This book is well known for one other reason - it has more confusing mistakes (or are they?) than any other book I've ever read. (Which way is east? What year is it? What were those guys' names again?) Yet, for all this, it was not until I read The Drawing of the Three, specifically, the part where Roland is in Mort, that I actually started to like him. This cold, taciturn man from another book is paying for things he takes and protecting the innocent. It was here that I realised that Roland wasn't just a protagonist, but a hero, despite everything I'd seen in the previous book and a half.
That's what Renewal is really all about - becoming something greater than you were before. Roland achieves it, and so does the Dark Tower series.
Reviewed by: Stuart (SJwho@aol.com) (Thu, 3 Jul 2003 18:10:33)
The Best in the series so far...
I have to admit that I was disappointed with The Gunslinger when I first read it. Here was a book I waited 6 or 7 years to get my hands on (unavailable to the common Joe who didn't know about Grant Publishing), and it ended up being a major letdown. What I enjoyed the most of The Drawing of the Three is how much hell King puts Roland through during the course of the book. The Gunslinger leaves the reader with the feeling that Roland is near invincible; unflinching in his quest for the tower. In the very first chapter of The Drawing of the Three, he loses most of his hand to the lobstrosities. He spends half of the book fighting off death by infection, in addition to trying to survive the gunfights that Eddie gets him into. Roland comes off more human in this book than in The Gunslinger. I also loved the way that the 3 individuals who were "drawn" were all seriously flawed. At first glance, Roland has drawn a druggie, a schizophrenic, and a murderer to aid him in his quest to the tower. The resolution of the 3 drawn characters is one of King's better finishes to a novel. I also thought that the use of the doors as portals to the different worlds was very effective. All in all, I thought this book told the most complete story of the first 4 novels thus far.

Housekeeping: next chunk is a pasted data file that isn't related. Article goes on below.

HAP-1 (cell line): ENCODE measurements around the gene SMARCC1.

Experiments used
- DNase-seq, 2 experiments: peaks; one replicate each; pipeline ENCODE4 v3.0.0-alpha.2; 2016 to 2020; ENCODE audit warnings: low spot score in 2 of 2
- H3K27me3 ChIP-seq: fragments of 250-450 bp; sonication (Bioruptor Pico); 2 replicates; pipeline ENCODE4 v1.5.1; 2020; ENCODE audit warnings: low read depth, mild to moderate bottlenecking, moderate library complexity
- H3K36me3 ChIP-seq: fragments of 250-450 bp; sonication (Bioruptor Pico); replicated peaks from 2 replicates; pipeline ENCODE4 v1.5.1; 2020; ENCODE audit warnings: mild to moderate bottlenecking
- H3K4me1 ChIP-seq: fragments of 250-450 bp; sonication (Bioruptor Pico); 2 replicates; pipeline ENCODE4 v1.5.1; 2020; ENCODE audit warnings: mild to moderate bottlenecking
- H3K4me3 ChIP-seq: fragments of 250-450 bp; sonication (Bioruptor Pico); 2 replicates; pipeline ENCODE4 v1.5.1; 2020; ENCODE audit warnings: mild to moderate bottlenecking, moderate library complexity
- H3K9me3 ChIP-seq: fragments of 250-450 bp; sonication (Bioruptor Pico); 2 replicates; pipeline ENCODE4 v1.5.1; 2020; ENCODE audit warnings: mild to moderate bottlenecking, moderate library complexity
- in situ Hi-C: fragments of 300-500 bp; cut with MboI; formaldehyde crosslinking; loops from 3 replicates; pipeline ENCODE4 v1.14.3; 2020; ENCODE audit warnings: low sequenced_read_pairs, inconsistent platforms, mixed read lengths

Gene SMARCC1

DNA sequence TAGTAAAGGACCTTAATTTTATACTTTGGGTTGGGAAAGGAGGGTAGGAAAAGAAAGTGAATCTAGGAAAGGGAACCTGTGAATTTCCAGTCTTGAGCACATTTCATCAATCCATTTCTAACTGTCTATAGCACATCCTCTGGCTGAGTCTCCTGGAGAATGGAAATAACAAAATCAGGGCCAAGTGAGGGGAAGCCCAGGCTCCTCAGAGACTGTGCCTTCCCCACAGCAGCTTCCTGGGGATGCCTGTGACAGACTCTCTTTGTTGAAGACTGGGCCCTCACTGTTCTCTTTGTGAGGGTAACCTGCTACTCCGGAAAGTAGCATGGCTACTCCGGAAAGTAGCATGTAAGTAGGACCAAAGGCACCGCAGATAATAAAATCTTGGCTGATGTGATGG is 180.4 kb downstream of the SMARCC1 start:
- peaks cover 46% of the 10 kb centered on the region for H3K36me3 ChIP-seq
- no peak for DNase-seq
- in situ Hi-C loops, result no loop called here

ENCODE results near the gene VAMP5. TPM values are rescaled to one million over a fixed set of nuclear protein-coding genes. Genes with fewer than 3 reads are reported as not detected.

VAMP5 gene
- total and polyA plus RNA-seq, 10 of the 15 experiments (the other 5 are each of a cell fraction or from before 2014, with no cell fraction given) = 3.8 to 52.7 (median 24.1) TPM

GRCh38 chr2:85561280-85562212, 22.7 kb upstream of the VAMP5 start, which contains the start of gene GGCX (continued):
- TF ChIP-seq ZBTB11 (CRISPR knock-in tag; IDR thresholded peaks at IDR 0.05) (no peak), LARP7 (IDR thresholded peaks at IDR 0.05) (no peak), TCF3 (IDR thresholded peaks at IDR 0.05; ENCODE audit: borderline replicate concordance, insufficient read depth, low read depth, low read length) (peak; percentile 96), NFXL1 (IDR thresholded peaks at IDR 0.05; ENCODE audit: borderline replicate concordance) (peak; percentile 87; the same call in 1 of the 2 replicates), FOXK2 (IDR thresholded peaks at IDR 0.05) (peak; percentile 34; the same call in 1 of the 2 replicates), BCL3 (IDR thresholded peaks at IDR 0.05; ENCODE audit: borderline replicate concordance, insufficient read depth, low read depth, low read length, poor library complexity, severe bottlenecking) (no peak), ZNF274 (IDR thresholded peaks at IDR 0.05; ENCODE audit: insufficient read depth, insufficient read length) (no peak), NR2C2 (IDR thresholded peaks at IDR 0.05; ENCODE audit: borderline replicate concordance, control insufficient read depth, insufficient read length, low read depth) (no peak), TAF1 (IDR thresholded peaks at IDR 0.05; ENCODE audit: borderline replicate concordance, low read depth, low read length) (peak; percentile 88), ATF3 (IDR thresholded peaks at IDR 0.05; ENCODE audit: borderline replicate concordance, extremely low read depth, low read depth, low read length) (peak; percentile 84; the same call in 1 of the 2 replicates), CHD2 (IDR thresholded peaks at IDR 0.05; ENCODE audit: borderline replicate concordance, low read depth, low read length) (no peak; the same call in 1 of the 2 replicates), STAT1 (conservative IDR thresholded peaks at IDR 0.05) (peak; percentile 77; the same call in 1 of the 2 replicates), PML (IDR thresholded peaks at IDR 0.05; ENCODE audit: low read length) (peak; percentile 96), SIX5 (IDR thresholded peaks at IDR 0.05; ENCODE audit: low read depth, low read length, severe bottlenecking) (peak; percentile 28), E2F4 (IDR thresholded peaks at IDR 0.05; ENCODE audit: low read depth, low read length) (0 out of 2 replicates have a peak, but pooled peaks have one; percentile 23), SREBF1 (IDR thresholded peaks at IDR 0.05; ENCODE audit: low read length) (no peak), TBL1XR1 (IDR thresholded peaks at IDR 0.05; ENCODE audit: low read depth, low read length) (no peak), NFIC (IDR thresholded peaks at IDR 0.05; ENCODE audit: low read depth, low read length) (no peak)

Reviewed by: Chris (firstname.lastname@example.org) (Wed, 21 May 2003 23:28:20)
I am a pretty big S.K. fan and have recently worked through the first two books of the Dark Tower series. While I enjoyed all of the first book with the exception of the "Waystation" section which I thought moved slowly, I enjoyed The Drawing of the Three even more.